Members of the European Parliament are invited this week to debate on the subject of “true pricing’ of meat”, an initiative launched by True Animal Protein Price Coalition (TAPP Coalition). According to some of the members of the coalition, the current zootechnical system in the EU is unsustainable and needs to be adjusted for the EU to achieve its goal of becoming the first continent to be climate neutral.


Supported by several MEPs from the Green and S&D parties, te debate may open the door to a sort of meat taxation in the EU, starting 2022. According to the report that is to be presented, EU Member States are recommended to set a sustainability charge of €0.47 per 100 grams for veal/beef, €0.36 per 100 grams of pork and €0.17 per 100 grams of poultry. This would lead to a reduction in chicken, pork, and beef consumption by 30 percent, 57 percent and 67 percent respectively by 2030.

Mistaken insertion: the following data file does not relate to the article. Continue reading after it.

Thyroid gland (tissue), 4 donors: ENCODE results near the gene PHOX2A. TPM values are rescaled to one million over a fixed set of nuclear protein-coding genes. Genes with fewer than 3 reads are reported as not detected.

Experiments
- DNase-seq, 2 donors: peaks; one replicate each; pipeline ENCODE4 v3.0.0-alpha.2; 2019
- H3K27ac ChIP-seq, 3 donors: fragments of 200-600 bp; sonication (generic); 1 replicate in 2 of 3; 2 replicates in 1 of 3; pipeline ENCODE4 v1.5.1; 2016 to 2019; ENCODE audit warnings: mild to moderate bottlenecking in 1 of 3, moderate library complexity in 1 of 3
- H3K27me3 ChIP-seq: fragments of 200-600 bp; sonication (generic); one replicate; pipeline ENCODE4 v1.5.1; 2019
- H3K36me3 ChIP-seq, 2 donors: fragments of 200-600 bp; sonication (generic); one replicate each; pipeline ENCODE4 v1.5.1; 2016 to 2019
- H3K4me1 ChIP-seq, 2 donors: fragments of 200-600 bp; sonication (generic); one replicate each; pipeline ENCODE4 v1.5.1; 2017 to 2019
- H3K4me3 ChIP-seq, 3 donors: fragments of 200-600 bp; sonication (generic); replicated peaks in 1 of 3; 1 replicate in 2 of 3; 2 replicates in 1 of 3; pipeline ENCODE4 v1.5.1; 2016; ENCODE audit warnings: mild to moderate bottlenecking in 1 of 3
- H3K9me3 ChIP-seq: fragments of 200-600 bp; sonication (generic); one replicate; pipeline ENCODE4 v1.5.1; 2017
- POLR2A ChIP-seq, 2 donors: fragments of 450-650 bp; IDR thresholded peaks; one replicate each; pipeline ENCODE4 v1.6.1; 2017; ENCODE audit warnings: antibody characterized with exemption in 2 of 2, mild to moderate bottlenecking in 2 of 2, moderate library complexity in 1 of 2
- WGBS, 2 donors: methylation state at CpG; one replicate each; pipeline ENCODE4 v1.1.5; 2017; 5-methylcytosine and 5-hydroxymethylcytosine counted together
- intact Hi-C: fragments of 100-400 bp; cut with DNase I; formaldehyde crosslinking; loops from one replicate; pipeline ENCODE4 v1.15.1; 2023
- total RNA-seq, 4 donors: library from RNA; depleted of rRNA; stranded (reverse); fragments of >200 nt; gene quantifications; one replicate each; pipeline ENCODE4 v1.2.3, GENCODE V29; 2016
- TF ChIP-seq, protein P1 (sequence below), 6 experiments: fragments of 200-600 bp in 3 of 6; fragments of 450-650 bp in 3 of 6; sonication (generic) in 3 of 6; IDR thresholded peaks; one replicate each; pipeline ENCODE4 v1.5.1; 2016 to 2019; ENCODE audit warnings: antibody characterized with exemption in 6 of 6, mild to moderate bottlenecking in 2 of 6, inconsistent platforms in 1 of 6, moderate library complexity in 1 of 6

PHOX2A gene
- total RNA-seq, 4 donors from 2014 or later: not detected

Revenues collected yearly are estimated to reach €32 billion and the money can be used to help farmers invest in more sustainable agricultural practices. The report says that fair meat prices in Europe could lead to a reduction in CO2. emissions of up to 120 million tons of CO2 per year. This equals all CO2 emissions from four EU member states: Ireland, Denmark, Slovakia, and Estonia, and nearly 3 percent of all EU greenhouse gas emissions.


In the last couple of years, the idea of meat taxation was discussed in some of the Member States Parliament but without any clear conclusion.